For critically ill patients in intensive care units, use of a sponge containing the antimicrobial agent chlorhexidine gluconate as part of the dressing for catheters reduced the risk of major catheter-related infections, according to a study in the March 25 issue of JAMA. The researchers also found that reducing the frequency of changing unsoiled dressings from every three days to seven days appears to be safe.
Patients admitted to the intensive care unit (ICU) usually require insertion of central venous catheters (CVCs). In the
Most organisms responsible for CVC-related bloodstream infections originate from the insertion sites of short-term CVCs. Use of a chlorhexidine gluconate-impregnated sponge (CHGIS) as part of the dressing over the skin at the site of insertion of the intravascular catheter may reduce catheter-related infections (CRIs). It is also not certain whether changing catheter dressings every three days may be more frequent than necessary, according to background information in the article.
Jean-François Timsit, MD, PhD, of University Joseph Fourier, Albert Bonniot Institute, Grenoble, France, and colleagues evaluated the effects of using CHGIS dressings and increasing the time between dressing changes in adult ICU patients. The randomized controlled trial included 1,636 patients from seven intensive care units in three university and two general hospitals in France, who were expected to require an arterial catheter, central-vein catheter, or both, inserted for 48 hours or longer. The median (midpoint) duration of catheter insertion was six days. A chlorhexidine gluconate–impregnated sponge or standard dressing (control) was used for the patients. The scheduled change of unsoiled adherent dressings was every three or seven days, with immediate change of any soiled or leaking dressings.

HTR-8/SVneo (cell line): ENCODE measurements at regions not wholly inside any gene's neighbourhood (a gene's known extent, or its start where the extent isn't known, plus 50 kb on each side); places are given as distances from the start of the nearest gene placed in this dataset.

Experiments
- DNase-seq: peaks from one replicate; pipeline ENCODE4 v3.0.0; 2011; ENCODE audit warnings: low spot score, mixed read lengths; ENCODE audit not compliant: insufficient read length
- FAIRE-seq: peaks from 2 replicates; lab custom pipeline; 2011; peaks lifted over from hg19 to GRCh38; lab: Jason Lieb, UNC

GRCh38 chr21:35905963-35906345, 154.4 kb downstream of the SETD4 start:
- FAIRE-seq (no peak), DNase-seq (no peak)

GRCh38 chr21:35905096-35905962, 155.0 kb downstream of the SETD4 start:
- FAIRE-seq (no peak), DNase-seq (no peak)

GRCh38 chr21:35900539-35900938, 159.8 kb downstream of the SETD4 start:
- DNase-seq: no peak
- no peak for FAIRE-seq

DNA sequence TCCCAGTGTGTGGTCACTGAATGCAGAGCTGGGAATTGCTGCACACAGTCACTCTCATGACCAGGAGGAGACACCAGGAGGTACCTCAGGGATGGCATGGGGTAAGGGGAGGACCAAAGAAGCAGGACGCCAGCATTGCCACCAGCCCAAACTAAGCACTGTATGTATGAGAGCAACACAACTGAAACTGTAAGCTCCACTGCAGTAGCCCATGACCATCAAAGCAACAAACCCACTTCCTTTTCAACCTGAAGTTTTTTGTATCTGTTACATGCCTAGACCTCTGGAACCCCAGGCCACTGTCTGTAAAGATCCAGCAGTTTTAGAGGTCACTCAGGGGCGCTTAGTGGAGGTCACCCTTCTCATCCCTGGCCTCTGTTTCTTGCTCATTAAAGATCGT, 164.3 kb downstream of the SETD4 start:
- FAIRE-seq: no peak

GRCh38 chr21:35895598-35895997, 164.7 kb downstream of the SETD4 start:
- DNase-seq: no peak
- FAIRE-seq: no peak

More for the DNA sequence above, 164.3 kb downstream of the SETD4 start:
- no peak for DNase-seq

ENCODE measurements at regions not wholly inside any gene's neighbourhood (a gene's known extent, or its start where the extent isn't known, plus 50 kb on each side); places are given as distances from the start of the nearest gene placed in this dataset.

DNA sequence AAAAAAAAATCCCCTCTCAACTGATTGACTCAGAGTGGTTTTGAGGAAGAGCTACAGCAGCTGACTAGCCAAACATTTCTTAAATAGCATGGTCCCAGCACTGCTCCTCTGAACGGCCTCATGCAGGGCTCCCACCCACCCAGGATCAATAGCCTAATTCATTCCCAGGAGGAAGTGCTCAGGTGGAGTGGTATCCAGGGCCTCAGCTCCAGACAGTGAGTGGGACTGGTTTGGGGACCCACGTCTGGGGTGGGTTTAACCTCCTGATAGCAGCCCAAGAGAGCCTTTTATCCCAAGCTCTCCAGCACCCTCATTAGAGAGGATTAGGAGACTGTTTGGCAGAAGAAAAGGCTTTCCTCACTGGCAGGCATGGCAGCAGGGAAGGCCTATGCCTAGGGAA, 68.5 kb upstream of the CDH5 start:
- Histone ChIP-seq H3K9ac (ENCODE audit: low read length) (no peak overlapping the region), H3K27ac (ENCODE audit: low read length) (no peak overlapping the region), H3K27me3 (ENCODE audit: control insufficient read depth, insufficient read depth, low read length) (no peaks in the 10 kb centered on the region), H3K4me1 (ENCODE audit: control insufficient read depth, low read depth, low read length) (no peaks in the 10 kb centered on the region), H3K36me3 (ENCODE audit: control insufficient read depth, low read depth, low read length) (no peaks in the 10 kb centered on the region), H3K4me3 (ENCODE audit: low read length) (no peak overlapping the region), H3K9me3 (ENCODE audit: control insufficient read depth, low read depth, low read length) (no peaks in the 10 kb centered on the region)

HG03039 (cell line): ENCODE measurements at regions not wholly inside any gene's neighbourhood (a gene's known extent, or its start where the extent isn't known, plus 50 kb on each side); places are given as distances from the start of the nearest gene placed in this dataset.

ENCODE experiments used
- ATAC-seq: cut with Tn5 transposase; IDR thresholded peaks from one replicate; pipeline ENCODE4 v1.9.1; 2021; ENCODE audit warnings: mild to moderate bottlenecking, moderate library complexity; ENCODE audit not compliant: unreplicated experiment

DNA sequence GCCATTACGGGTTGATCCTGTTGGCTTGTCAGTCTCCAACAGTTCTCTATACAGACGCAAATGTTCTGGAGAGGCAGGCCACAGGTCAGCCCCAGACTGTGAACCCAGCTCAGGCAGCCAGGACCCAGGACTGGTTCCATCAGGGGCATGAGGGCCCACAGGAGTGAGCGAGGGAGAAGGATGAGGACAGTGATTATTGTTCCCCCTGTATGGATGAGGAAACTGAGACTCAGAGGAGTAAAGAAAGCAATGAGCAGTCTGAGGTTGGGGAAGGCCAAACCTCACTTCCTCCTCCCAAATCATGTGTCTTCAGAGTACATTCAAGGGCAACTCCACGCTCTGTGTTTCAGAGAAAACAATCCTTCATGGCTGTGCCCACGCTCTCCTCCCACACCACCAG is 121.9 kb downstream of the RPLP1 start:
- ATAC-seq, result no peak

Use of CHGIS dressings decreased the rates of major CRIs (catheter-related clinical sepsis without bloodstream infection or catheter-related bloodstream infection) by 61 percent (10/1,953 [0.5 percent] vs. 19/1,825 [1.1 percent]). Use of CHGIS dressings was estimated to prevent 1 major CRI for every 117 catheters left in place for an average duration of 10 days.
Severe CHGIS-associated contact dermatitis occurred in eight patients (5.3 per 1,000 catheters).
The rate of catheter colonization (the presence of bacteria on the catheter at the time of removal) was 7.8 percent in the three-day group and 8.6 percent in the 7-day group, an average absolute difference of 0.8 percent. The median number of dressing changes per catheter was four in the three-day group and three in the seven-day group.
“... the interval between dressing changes can be safely extended to more than 3 days but not exceeding 7 days, provided the dressings are closely monitored and changed immediately should separation or soiling be detected,” the authors write.
In an accompanying editorial, “Preventing Catheter-Related Bloodstream Infections - Thinking Outside the Checklist,” Eli N. Perencevich, MD, MS, of the University of Maryland Medical Center and School of Medicine and VA Maryland Health Care System, Baltimore, and Didier Pittet, MD, MS, of the University of Geneva Hospitals and Faculty of Medicine and World Health Organization, Geneva, Switzerland, comment on the findings of Timsit and colleagues: “Achieving the lowest possible rates of healthcare-associated infection is the ultimate goal, whether through mandate or individual hospital initiative. Even though the rates of catheter-related bloodstream infections have clearly declined during the past decade, efforts beyond the checklist are needed. Current guidelines suggest that the low rates achievable through optimized insertion practices and adherence to checklists might be sufficient. The study by Timsit et al., has the potential to change the current clinical approach, given that rates of catheter-related bloodstream infection were driven even lower through the relatively simple use of a CHGIS dressing. Future advances in infection prevention will require similar investments in government-sponsored, high-quality randomized controlled trials.”
References: JAMA. 2009;301:1231-1241; JAMA. 2009;301:1285-1287.
Source: American Medical Association